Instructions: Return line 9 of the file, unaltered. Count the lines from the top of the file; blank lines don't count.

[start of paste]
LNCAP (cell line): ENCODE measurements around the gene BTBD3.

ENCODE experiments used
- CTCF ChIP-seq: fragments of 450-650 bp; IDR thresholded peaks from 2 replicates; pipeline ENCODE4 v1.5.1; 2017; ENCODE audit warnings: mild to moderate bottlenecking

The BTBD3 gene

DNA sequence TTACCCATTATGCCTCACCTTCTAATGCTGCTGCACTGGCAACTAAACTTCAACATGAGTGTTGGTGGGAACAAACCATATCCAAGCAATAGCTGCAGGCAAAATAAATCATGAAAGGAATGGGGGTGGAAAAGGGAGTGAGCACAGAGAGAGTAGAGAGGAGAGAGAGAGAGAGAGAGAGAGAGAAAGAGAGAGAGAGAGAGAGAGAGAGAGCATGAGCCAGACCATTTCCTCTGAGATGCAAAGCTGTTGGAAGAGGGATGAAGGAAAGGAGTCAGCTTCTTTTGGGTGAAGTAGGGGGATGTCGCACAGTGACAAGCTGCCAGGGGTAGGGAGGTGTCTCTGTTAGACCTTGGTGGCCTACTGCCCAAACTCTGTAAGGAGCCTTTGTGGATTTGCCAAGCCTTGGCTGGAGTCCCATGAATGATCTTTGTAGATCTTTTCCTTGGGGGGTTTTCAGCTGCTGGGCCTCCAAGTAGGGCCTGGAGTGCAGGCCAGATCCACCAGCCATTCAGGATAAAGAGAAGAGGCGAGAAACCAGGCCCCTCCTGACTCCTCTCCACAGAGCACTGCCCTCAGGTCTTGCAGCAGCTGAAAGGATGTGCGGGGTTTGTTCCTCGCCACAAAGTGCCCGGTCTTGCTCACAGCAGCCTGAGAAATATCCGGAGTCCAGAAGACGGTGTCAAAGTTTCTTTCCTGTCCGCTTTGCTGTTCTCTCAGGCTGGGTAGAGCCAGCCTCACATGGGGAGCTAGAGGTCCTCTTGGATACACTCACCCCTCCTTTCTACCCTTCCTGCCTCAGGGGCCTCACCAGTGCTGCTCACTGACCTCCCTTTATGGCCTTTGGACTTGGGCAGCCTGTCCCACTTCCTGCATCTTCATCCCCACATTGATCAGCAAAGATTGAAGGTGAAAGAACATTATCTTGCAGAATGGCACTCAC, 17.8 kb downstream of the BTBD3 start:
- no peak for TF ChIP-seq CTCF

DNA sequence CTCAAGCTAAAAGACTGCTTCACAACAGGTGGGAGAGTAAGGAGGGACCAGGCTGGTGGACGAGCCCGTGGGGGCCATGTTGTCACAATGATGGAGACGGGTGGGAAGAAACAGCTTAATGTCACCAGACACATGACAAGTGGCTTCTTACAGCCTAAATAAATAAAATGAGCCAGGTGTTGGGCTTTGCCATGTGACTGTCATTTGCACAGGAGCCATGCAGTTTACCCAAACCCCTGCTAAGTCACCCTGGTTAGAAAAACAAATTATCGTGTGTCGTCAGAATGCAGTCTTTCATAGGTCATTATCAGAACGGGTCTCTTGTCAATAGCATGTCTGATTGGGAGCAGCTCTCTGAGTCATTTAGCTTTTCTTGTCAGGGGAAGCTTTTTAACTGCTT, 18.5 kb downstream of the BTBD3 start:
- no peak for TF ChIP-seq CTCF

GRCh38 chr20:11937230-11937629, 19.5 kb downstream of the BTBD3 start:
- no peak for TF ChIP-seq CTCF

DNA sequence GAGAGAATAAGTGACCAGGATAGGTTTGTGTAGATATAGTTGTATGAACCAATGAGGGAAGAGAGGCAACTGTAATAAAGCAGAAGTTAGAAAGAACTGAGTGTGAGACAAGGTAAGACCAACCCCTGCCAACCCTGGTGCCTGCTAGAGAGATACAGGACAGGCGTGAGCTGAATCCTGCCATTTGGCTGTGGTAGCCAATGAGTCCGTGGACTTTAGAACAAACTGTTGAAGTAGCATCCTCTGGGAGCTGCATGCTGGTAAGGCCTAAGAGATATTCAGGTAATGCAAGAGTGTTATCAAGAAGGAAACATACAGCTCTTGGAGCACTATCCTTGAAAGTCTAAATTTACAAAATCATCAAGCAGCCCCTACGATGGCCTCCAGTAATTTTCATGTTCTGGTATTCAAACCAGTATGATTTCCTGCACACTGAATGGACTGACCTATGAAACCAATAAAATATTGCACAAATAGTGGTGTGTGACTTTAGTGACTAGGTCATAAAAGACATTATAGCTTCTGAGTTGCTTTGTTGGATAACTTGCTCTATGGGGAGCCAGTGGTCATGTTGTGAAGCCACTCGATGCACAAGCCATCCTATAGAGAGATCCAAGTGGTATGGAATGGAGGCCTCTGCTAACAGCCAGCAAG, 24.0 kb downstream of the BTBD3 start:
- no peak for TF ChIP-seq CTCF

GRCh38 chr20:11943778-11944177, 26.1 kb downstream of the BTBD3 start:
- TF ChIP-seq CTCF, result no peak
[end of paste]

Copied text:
GRCh38 chr20:11937230-11937629, 19.5 kb downstream of the BTBD3 start: